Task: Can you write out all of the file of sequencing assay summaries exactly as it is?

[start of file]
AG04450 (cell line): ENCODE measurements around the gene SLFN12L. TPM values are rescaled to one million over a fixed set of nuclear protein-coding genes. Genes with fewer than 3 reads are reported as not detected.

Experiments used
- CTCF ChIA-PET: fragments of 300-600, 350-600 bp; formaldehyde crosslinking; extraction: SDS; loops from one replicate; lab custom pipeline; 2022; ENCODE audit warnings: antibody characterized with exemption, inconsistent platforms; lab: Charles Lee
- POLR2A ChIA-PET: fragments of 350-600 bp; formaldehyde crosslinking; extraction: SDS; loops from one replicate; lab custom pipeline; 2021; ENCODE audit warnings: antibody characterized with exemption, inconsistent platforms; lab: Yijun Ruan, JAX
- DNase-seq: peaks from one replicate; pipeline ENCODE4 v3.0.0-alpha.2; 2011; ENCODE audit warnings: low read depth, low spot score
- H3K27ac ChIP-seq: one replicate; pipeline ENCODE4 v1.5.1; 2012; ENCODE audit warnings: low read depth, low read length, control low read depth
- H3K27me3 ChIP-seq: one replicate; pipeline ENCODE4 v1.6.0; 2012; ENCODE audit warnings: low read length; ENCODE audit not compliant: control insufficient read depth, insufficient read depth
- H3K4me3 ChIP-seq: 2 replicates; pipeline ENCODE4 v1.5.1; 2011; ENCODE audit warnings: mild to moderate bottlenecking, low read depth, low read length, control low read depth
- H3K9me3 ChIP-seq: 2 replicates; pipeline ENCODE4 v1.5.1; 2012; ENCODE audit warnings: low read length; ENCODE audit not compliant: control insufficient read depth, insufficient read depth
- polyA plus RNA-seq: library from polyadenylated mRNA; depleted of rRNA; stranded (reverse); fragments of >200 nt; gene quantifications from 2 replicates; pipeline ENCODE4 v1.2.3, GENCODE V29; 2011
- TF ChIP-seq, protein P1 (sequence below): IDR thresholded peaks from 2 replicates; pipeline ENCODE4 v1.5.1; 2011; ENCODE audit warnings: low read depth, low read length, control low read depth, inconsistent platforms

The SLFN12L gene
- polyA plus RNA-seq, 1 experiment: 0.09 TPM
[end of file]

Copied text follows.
AG04450 (cell line): ENCODE measurements around the gene SLFN12L. TPM values are rescaled to one million over a fixed set of nuclear protein-coding genes. Genes with fewer than 3 reads are reported as not detected.

Experiments used
- CTCF ChIA-PET: fragments of 300-600, 350-600 bp; formaldehyde crosslinking; extraction: SDS; loops from one replicate; lab custom pipeline; 2022; ENCODE audit warnings: antibody characterized with exemption, inconsistent platforms; lab: Charles Lee
- POLR2A ChIA-PET: fragments of 350-600 bp; formaldehyde crosslinking; extraction: SDS; loops from one replicate; lab custom pipeline; 2021; ENCODE audit warnings: antibody characterized with exemption, inconsistent platforms; lab: Yijun Ruan, JAX
- DNase-seq: peaks from one replicate; pipeline ENCODE4 v3.0.0-alpha.2; 2011; ENCODE audit warnings: low read depth, low spot score
- H3K27ac ChIP-seq: one replicate; pipeline ENCODE4 v1.5.1; 2012; ENCODE audit warnings: low read depth, low read length, control low read depth
- H3K27me3 ChIP-seq: one replicate; pipeline ENCODE4 v1.6.0; 2012; ENCODE audit warnings: low read length; ENCODE audit not compliant: control insufficient read depth, insufficient read depth
- H3K4me3 ChIP-seq: 2 replicates; pipeline ENCODE4 v1.5.1; 2011; ENCODE audit warnings: mild to moderate bottlenecking, low read depth, low read length, control low read depth
- H3K9me3 ChIP-seq: 2 replicates; pipeline ENCODE4 v1.5.1; 2012; ENCODE audit warnings: low read length; ENCODE audit not compliant: control insufficient read depth, insufficient read depth
- polyA plus RNA-seq: library from polyadenylated mRNA; depleted of rRNA; stranded (reverse); fragments of >200 nt; gene quantifications from 2 replicates; pipeline ENCODE4 v1.2.3, GENCODE V29; 2011
- TF ChIP-seq, protein P1 (sequence below): IDR thresholded peaks from 2 replicates; pipeline ENCODE4 v1.5.1; 2011; ENCODE audit warnings: low read depth, low read length, control low read depth, inconsistent platforms

The SLFN12L gene
- polyA plus RNA-seq, 1 experiment: 0.09 TPM